Now, the young investor, he expects the market to know that he has limited capital. Market doesn’t care about how much capital you’ve got. If you’ve got Rs 1 lac, or Rs 1 crore or Rs 10 crore, the market does not care. It’s not going to make your Rs 1 lac into Rs 10 lac just because you got a lower figure. The market has no emotions.
The market can cut you into half, whether you’re at Rs 1 lac or Rs 10 lac.
Mostly, the point is that people don’t have a long term view, despite that they all understand compounding.
If you meet somebody and say that you can compound money at 26%, he’ll say “Oh, that’s a lot of money!” And then you tell him that if you buy this stock at Rs 10 and then next year it will go at Rs 12.6, he will tell you, “No! Tell me some stock at Rs 10 that is going to double in six months.”
So the same guy who walks out of his bank with a FD receipt that promises to pay him 8.5% calls up his broker and wants to double his money in six months. How can there be such a dichotomy in returns?
I believe a large part of this can be cured just be reading, making notes, and if possible getting into a group of smart guys around.
Overall, I think it’s the chicken and the egg race. You got to make money also. Because if a strategy does not work for you for 2-3 years, you can’t be as passionate as like you were when you started.
SN: You’ve talked about the importance of reading. So, is there one book that has shaped your thought process as an investor?
BM: It is Peter Lynch’s One Up on Wall Street , because it told me I can make 100 times in a stock. That’s it!
You can dispute that this book was written in 1989 and by then, the US had its best bull market and Peter Lynch had a fantastic time to manage money. But at least he gave you the confidence.
I would put Peter Lynch one notch above Warren Buffett also. Why? Buffett gets very good deals. He is very smart. He won’t tell you as to how much of his effort is because of the use of the float that he has.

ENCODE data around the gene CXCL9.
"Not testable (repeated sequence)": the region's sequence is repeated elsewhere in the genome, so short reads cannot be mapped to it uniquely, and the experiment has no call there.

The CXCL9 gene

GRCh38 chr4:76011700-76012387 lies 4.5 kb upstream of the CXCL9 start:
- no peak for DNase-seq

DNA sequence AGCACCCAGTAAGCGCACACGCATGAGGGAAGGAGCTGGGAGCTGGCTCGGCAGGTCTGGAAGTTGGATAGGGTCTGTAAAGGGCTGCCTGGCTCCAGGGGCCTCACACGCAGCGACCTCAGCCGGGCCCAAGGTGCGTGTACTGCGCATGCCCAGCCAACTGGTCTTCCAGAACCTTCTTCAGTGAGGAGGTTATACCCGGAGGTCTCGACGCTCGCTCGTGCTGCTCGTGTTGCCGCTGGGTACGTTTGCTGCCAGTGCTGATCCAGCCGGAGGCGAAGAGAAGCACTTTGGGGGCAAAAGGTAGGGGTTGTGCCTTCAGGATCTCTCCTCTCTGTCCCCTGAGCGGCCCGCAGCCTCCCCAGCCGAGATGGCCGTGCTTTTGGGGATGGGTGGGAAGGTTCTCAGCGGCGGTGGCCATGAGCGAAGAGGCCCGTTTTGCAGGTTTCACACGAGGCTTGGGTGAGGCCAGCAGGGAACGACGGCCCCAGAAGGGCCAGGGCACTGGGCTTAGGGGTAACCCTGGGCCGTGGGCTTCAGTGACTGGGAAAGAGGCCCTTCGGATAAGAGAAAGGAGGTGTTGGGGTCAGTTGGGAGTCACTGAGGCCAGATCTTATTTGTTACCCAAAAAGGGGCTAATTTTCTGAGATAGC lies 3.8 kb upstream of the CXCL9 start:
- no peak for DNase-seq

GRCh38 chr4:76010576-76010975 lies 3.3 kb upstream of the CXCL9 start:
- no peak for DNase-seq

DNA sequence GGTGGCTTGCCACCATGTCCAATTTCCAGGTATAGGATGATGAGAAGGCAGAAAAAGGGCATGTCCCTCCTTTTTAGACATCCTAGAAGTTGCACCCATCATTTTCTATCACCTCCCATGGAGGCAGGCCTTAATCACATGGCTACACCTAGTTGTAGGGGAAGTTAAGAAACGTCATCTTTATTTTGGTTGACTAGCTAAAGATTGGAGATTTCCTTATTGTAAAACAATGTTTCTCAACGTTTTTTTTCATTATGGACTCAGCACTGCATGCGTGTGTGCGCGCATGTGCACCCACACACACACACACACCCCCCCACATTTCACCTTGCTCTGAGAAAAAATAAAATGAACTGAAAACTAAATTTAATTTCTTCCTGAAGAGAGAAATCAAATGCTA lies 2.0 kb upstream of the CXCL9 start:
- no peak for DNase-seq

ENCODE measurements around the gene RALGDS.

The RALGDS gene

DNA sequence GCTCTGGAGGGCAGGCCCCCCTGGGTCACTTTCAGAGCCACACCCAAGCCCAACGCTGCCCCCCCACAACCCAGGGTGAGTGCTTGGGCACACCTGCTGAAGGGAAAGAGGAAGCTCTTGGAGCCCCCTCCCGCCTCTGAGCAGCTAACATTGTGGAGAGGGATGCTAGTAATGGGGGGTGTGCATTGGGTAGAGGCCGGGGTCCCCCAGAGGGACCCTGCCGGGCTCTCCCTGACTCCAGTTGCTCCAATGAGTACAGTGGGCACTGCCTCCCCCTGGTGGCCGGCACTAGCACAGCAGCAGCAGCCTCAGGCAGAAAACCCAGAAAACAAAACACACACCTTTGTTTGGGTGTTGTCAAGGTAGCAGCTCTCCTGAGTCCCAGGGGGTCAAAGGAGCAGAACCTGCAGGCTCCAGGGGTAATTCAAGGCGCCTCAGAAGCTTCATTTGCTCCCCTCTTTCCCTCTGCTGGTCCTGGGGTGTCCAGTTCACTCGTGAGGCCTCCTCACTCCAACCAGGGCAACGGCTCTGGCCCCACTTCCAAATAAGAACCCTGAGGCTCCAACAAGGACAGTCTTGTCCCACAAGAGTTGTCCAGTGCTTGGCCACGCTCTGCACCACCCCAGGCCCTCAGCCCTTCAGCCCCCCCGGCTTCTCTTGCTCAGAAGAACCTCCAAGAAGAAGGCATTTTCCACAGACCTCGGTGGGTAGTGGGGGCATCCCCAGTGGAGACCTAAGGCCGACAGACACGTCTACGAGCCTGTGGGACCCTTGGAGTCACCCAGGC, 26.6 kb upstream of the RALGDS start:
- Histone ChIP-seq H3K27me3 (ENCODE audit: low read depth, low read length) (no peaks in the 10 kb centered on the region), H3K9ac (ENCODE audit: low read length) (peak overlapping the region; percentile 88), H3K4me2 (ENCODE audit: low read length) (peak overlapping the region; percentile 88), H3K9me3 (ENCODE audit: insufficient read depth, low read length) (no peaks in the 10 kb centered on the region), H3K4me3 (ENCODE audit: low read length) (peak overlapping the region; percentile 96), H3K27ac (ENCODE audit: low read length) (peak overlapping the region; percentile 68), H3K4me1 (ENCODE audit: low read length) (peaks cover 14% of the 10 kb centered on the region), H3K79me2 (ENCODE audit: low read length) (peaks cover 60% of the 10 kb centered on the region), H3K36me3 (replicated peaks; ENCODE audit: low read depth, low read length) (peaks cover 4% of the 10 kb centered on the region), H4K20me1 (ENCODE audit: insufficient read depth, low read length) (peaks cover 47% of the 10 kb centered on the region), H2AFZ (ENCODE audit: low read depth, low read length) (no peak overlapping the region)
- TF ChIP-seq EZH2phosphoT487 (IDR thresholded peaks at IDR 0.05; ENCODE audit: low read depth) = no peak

A lot of people say – “Warren Buffett says we should always hold some cash.” But please note that he has got an insurance company. He can’t be fully invested. He’s got to pay the claims also. So this is called selective listening and myopic thinking.
Go and see what Buffett used to do during his earlier ears. Read the partnership letters from 1958, and you’ll get a sense.
You see, you cannot follow one person at all times. You’ve got to borrow something from everyone.
“How to find a stock” has to be borrowed from how Peter Lynch did it. “How to analyse a business” has to be borrowed from how Warren Buffett does it. And “how to hold on to a position”, if it goes up 20, 40, 50 times, you’ve got to fall back on Jesse Livermore, irrespective of whether you are a fundamental investor or a technical chartist. In fact, chartists don’t follow Livermore as much as they should, because Livermore was a trader.
A chartist you see on TV will tell you, “Sell this is this goes up 10%!” Hey, you are a chartist, a trader, how can you sell it when it goes up?
I think you should mention this specifically. Any stock that you buy can go down 100% only. How much can it go up? 200%, 500%, 1000%, right? But still people lose money.
Why? Because when it goes up 20%, you want to book profits, when it doubles, you want to sell half of it and get the other half free. Do you do this with your home?
You bought a home in Gurgaon, and it went up 5 times. Would you sell the verandah and say now my kitchen is free, or sell your kitchen and say my living room is free, or sell your bathroom and say my bedroom is free? You don’t do it!
So that’s the problem because we all try and cap our profits.
So, overall, One Up on Wall Street is a fascinating book. Though it’s written for the US market, but I got many of my ideas from this book. I read it once every 2-3 years.
This is a wonderful classic. And then there are so many of them.
But then, as I mentioned, beyond a point, books won’t help much. You got to practice what you read.
- Click here to read Part 2 of the interview.